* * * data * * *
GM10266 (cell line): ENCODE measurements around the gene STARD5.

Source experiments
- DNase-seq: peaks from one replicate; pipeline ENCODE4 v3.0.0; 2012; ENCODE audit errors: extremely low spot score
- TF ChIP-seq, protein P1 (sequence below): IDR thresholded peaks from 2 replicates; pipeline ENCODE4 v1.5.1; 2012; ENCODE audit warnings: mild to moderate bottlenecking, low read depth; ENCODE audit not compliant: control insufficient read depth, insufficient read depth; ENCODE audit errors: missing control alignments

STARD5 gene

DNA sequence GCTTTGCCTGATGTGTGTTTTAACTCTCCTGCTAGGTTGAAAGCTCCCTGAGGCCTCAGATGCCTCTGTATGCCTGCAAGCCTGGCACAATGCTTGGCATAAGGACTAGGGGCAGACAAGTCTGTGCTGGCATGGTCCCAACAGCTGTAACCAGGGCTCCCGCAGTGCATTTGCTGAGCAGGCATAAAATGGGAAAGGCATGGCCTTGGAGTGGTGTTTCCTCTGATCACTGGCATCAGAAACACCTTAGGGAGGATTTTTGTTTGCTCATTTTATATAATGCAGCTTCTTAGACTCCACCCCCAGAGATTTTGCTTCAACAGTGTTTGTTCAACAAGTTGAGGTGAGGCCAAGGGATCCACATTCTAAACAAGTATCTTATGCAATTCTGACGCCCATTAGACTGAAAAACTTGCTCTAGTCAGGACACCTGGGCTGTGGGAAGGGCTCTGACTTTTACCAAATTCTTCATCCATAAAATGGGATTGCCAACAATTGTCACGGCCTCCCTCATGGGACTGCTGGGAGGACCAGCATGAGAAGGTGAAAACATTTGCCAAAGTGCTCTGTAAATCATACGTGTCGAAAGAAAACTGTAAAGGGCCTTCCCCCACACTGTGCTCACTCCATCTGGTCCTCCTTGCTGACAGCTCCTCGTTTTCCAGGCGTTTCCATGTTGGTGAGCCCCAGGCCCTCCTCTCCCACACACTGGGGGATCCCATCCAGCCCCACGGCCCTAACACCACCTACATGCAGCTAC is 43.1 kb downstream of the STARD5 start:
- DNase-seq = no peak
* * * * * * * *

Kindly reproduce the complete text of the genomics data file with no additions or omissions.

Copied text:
GM10266 (cell line): ENCODE measurements around the gene STARD5.

Source experiments
- DNase-seq: peaks from one replicate; pipeline ENCODE4 v3.0.0; 2012; ENCODE audit errors: extremely low spot score
- TF ChIP-seq, protein P1 (sequence below): IDR thresholded peaks from 2 replicates; pipeline ENCODE4 v1.5.1; 2012; ENCODE audit warnings: mild to moderate bottlenecking, low read depth; ENCODE audit not compliant: control insufficient read depth, insufficient read depth; ENCODE audit errors: missing control alignments

STARD5 gene

DNA sequence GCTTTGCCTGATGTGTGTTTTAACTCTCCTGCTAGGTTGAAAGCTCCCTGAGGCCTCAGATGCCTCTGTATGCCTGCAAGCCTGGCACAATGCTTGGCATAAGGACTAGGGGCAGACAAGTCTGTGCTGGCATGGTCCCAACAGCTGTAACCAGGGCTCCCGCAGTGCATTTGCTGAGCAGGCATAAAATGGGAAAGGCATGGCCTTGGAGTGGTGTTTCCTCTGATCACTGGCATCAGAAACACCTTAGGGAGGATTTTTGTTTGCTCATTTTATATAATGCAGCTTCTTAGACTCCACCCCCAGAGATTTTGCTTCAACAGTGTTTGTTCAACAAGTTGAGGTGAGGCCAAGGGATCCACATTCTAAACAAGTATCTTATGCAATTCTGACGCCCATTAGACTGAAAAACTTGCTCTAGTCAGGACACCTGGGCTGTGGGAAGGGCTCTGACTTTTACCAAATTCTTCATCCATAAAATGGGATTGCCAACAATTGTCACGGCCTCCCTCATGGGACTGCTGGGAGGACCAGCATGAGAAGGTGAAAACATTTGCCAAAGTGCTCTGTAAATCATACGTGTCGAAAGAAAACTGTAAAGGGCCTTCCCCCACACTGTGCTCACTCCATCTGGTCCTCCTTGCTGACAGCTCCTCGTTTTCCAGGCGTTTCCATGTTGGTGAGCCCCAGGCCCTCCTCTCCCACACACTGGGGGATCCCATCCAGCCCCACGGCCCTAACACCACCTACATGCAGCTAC is 43.1 kb downstream of the STARD5 start:
- DNase-seq = no peak